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|POLI 309 - CIVIL RIGHTS|
The purposes of this course are to acquaint students with three modern civil rights movements in America--Race, Gender, and Sexual Orientation--from three different perspectives--normative, empirical, and doctrinal development of Supreme Court cases. It will also address voting and representation as civil rights issues. The course is organized around two central questions--what are the major developments in civil rights in the 20th century and to what extent can the US Supreme Court drive social change? To address these questions, we will examine relevant Court cases, the actions of other political actors (e.g., President, Congress, state and local officials, and interest groups), and assess the impact of Court cases on the development of civil rights. The course is organized into four sections--an overview of civil rights, discrimination, privacy and voting rights. The readings for each substantive sections of the course (race, gender, sexual orientation, and voting rights) begin with doctrinal analysis of relevant Supreme Court cases in the issue area, which is followed by normative and empirical arguments about whether the Court has played a role in bringing about social change. The topics and readings reflect the interdisciplinary nature of studying civil rights and political science more broadly by drawing on work from legal studies, history, economics and philosophy. The authors are generally considered experts in the field and employ various research methods. The point of this course is not to convince students that one research method is the best way to understand civil rights, but to approach the subject from different angles.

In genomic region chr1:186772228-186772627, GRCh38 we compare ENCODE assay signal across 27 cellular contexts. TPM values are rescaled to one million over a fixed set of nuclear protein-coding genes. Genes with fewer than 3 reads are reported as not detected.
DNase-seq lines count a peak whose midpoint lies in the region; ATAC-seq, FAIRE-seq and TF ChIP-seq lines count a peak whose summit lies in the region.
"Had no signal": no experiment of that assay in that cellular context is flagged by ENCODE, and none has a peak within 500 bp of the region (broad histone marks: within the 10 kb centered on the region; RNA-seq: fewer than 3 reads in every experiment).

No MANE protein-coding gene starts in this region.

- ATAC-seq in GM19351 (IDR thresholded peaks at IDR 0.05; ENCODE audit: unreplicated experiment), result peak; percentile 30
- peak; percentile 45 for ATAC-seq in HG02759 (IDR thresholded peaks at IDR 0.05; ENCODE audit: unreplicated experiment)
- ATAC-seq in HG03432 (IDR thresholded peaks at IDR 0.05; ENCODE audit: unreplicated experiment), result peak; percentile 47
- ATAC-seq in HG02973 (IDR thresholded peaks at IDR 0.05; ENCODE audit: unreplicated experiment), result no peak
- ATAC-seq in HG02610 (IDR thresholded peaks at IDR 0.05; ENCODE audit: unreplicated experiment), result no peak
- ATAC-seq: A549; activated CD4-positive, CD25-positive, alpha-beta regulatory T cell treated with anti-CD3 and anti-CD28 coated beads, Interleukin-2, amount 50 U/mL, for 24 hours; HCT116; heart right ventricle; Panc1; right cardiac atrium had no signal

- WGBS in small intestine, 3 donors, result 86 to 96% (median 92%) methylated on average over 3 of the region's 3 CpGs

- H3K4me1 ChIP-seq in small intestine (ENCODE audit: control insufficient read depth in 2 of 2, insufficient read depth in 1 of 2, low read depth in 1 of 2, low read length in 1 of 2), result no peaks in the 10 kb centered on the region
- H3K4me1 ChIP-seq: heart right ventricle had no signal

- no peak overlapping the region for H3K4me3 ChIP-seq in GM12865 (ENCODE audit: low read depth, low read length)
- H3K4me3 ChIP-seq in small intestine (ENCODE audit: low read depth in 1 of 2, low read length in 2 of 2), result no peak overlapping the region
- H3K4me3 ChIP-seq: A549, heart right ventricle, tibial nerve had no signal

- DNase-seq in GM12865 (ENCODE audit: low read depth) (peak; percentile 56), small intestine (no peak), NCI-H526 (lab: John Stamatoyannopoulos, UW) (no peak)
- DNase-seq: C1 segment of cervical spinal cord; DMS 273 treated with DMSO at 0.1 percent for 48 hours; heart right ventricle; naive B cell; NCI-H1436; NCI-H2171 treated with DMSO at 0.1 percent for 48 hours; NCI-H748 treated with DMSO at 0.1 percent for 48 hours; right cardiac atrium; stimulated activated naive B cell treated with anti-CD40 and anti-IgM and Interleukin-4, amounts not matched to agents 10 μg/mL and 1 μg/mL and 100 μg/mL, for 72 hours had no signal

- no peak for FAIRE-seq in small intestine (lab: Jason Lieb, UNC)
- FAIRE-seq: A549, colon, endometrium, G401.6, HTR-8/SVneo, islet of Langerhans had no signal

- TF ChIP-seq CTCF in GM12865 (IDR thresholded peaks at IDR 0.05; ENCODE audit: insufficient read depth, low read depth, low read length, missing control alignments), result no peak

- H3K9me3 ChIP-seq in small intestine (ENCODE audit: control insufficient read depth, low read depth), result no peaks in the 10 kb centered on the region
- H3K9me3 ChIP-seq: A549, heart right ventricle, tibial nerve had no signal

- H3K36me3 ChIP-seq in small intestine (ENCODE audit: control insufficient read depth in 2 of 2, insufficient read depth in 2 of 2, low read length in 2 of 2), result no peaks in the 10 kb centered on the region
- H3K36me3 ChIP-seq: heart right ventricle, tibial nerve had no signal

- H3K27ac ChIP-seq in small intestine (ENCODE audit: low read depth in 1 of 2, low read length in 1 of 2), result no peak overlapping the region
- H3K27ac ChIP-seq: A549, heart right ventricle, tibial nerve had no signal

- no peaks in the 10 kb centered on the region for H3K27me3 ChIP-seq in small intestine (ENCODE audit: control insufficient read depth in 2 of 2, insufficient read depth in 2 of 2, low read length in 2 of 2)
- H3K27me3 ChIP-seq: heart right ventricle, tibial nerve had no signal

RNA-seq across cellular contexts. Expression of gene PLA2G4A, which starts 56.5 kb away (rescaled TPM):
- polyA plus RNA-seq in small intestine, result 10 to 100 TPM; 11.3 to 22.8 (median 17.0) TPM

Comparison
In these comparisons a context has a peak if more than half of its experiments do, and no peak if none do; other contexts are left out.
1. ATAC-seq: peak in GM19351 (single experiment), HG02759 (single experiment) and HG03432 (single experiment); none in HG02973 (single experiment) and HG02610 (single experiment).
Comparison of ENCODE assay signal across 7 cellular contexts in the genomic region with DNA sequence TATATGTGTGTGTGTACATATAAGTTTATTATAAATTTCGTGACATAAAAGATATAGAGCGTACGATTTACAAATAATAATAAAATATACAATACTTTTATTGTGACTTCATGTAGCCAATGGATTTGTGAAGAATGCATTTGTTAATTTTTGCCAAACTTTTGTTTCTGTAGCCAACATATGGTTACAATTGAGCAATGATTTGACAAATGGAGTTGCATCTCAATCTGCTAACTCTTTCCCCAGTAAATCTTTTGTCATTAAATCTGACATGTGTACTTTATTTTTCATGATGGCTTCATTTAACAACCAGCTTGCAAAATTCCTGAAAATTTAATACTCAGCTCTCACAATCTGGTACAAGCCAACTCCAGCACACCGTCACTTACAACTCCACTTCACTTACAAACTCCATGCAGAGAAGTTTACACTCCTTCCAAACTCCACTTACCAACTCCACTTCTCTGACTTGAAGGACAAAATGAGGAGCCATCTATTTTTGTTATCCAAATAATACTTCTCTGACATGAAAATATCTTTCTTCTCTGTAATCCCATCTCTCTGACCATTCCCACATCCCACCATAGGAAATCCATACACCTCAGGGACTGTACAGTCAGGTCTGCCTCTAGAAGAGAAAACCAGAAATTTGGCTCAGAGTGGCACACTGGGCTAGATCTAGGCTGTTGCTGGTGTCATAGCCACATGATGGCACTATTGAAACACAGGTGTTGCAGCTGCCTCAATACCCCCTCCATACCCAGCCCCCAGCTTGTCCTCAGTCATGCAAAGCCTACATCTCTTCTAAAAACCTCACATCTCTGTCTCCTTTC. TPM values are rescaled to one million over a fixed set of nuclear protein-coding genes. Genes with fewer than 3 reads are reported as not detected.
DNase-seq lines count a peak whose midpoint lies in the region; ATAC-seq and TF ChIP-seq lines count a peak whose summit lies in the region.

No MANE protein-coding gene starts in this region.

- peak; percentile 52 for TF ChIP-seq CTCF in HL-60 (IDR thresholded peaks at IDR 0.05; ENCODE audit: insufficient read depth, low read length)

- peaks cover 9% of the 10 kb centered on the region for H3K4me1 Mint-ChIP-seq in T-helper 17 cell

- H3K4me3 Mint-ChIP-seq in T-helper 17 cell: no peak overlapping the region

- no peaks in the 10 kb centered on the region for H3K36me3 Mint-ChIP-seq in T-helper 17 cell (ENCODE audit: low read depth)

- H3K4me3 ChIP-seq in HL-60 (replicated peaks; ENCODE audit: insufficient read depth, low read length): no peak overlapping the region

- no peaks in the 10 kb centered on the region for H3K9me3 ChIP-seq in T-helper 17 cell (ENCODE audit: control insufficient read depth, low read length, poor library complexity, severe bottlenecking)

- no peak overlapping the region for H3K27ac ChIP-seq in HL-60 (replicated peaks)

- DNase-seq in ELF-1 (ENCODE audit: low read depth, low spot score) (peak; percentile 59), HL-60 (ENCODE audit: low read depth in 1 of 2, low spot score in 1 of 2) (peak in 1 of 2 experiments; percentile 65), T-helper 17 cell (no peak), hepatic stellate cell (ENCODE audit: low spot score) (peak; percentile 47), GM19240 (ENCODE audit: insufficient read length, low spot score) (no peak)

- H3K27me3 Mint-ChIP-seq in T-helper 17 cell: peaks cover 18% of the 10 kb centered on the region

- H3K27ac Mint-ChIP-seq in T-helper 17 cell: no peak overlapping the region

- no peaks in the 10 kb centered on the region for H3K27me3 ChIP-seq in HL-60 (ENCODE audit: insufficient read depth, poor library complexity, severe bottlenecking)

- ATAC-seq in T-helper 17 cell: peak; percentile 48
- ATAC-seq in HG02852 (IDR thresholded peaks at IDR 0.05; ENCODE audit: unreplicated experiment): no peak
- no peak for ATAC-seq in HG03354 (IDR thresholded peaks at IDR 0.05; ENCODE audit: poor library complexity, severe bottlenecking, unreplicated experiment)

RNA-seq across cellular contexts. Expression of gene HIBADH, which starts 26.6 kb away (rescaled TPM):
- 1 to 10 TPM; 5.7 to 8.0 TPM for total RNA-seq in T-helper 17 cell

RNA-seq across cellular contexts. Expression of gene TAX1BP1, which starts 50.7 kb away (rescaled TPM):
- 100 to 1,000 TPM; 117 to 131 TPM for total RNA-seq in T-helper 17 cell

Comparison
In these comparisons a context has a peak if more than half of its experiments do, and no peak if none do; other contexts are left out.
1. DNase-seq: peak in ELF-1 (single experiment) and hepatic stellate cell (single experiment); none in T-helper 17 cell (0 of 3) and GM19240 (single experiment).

0.000 TO 4.000 Credit hours
0.000 TO 4.000 Lecture hours
Schedule Types: Lecture
Political Science Department
MN-AFR AMR STD-Hist & Pol Tht, MJ-Africana Studies, MJ-AMER-African-Amer Stds., MJ-AMER- Amer Thought & Value, MJ-AMER-Advanced Cat Elective, OLD GE-INTERCULT NORTH AMERICA, WRITING INTENSIVE